Judge Intervenes to Help Dying Girl Have Transplant After Sebelius Balks

A federal judge has intervened to give hope to a young girl who needs a lung transplant as doctors have only given her weeks to live. HHS Secretary Kathleen Sebelius received national condemnation after she refused to get involved to help the girl.

Sarah Murnaghan has been hospitalized for three months with end-stage cystic fibrosis. She is not giving up hope. She wants to be a singer, but needs a lung transplant to live. Her parents have been with her constantly while she waits at The Children’s Hospital of Philadelphia.

This morning, Sarah’s parents asked a federal judge to intervene and order the Obama administration to alter longstanding organ-donation rules so she can get the lung transplant she desperately needs. A report shows the judge have given them hope that she can be put on the adult list:

A big victory in federal court today for 10-year-old Sarah Murnaghan, a dying girl in need of a lung transplant.

This afternoon, a federal judge granted the Murnaghan family’s request for a temporary restraining order, telling the Secretary of Health and Human Services to cease application of the “Under 12″ rule when it comes to Sarah.

The 10-year-old Newtown Square, Pa. girl has been hospitalized at Children’s Hospital in Philadelphia for three months with end-stage cystic fibrosis.

The temporary restraining order will last for 10 days. A preliminary injunction hearing is scheduled for June 14.

Earlier today, her parents filed an emergency motion for a temporary restraining order and a preliminary injunction in federal court. According to a news release sent by the family, they hope to prevent the Secretary of Health and Human Services from enforcing a policy that prevents children under the age of 12 from getting a lung transplant from an adult donor.

“We will not stand by and let Sarah die and we have filed in federal court for an immediate injunction to do what Secretary Sebelius will not: give Sarah and other children in her position a fair chance at life,” said Janet Murnaghan, Sarah’s mother.

The Philadelphia Inquirer has more on the request for the judge:

The parents of Sarah Murnaghan have asked a federal judge to intervene and order U.S. health officials to alter longstanding organ-donation rules so the 10-year-old Newtown Square girl can get the lung transplant she desperately needs.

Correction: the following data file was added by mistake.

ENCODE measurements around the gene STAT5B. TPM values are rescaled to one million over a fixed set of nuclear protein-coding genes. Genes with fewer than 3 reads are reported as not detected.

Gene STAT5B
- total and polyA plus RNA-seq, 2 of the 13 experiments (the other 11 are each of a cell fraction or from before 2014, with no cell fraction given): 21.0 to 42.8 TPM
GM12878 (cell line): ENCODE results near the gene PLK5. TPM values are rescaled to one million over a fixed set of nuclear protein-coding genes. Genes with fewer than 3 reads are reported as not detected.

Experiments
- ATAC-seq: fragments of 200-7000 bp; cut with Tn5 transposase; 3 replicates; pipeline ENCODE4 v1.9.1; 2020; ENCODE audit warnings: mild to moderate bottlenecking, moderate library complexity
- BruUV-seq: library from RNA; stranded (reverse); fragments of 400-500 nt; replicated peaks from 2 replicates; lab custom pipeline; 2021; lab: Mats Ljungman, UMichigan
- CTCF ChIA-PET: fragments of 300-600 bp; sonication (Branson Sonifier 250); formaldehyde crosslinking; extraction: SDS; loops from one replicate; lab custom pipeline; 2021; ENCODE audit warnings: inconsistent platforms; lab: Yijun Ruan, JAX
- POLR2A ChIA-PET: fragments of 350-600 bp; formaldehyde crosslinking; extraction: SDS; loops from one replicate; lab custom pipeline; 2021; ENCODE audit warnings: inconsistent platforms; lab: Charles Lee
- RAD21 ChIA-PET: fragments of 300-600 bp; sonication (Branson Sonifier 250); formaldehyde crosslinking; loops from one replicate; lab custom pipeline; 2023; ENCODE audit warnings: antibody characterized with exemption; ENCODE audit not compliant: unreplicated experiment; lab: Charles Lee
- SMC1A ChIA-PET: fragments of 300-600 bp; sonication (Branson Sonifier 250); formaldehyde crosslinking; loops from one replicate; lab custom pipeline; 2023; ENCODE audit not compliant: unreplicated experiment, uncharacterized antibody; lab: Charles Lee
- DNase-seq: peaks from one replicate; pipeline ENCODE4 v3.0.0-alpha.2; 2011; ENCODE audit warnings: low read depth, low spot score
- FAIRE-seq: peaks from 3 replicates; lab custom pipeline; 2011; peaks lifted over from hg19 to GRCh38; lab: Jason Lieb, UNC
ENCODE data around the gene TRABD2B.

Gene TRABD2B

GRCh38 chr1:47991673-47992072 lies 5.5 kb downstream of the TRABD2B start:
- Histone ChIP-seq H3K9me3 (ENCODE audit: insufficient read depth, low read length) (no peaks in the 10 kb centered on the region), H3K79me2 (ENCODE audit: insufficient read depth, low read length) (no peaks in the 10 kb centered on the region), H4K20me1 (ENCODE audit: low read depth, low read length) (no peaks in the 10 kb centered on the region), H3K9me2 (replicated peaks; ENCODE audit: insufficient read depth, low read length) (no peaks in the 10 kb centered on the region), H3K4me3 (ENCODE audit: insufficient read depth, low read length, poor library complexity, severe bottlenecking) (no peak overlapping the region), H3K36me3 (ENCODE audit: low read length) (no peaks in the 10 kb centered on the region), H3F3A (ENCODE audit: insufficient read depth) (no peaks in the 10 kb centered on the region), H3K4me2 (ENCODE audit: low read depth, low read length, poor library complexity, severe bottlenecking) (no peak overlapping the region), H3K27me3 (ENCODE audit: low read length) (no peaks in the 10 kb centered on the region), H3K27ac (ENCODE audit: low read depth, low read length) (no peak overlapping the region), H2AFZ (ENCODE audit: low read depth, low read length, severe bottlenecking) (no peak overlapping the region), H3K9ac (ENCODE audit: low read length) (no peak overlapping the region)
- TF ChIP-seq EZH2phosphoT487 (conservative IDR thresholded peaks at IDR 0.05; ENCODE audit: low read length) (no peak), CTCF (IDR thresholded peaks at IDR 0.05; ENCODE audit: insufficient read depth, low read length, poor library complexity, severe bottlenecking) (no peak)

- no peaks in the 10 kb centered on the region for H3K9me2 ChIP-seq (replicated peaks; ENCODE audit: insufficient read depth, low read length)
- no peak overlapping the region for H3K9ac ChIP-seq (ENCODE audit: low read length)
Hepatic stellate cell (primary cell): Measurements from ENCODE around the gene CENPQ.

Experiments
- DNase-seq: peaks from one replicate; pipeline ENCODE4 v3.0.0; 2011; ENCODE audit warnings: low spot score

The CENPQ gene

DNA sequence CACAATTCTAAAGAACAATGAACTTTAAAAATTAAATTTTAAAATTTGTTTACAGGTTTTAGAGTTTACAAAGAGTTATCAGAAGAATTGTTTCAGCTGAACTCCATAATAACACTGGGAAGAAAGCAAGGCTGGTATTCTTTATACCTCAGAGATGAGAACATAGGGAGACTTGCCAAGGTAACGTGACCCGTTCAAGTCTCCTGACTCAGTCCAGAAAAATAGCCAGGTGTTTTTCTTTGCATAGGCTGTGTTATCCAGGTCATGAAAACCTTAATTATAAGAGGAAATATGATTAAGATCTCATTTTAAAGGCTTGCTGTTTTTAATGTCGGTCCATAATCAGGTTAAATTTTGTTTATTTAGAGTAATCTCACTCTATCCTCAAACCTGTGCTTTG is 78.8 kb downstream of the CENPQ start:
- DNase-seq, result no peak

In a complaint filed Wednesday morning in Philadelphia, lawyers for Janet and Francis Murnaghan contend that the rules discriminate against children under 12 by giving older candidates priority for donated adult lungs, regardless of their medical urgency.

The lawyers have asked for an emergency hearing and hope to persuade U.S. District Judge Michael M. Baylson to enjoin U.S. Health and Human Services Secretary Kathleen Sebelius from enforcing the so-called Under 12 rule.

“If Sarah does not soon receive a set of donated lungs she will die,” says the 18-page complaint, filed by a team of attorneys from Pepper Hamilton LLP.

According to the lawsuit, Sarah’s doctors have concluded she is an appropriate candidate for an adult lung transplant, and that pool of donated organs is 50 times larger than the pool of available lungs from child donors.

The lawyers contend the Under-12 rule “serves no purpose” and was crafted in 2004 when health officials had insufficient data to build a system to determine the child organ-transplant candidates with the greatest need, as it does with adults.

And they argue that “downsizing” and transplanting an adult lung into a child may once have been a medical challenge, but “that no longer is the case.”

Sebelius says she doesn’t want to intervene in the transplant case when other sick children are dying, but Sarah’s family says hey want the policy changed for all children awaiting a lung transplant, not just Sarah.

Meanwhile, members of Congress asked Sebelius during a congressional hearing about Sarah’s case:

Health and Human Services Secretary Kathleen Sebelius rebuffed an appeal from Rep. Lou Barletta, R-Pa., on behalf of a girl who needs a lung transplant but can’t get one because of a federal regulation that prevents her from qualifying for a transplant.

“Please, suspend the rules until we look at this policy,” Rep. Lou Barletta, R-Pa., asked Sebelius during a House hearing Tuesday on behalf of Sarah Murnaghan, a 10-year-old girl who needs a lung transplant. She can’t qualify for an adult lung transplant until the age of 12, according to federal regulations, but Sebelius has the authority to waive that rule on her behalf. The pediatric lungs for which she qualifies aren’t available.

“I would suggest, sir, that, again, this is an incredibly agonizing situation where someone lives and someone dies,” Sebelius replied. “The medical evidence and the transplant doctors who are making the rule — and have had the rule in place since 2005 making a delineation between pediatric and adult lungs, because lungs are different than other organs — that it’s based on the survivability [chances].”

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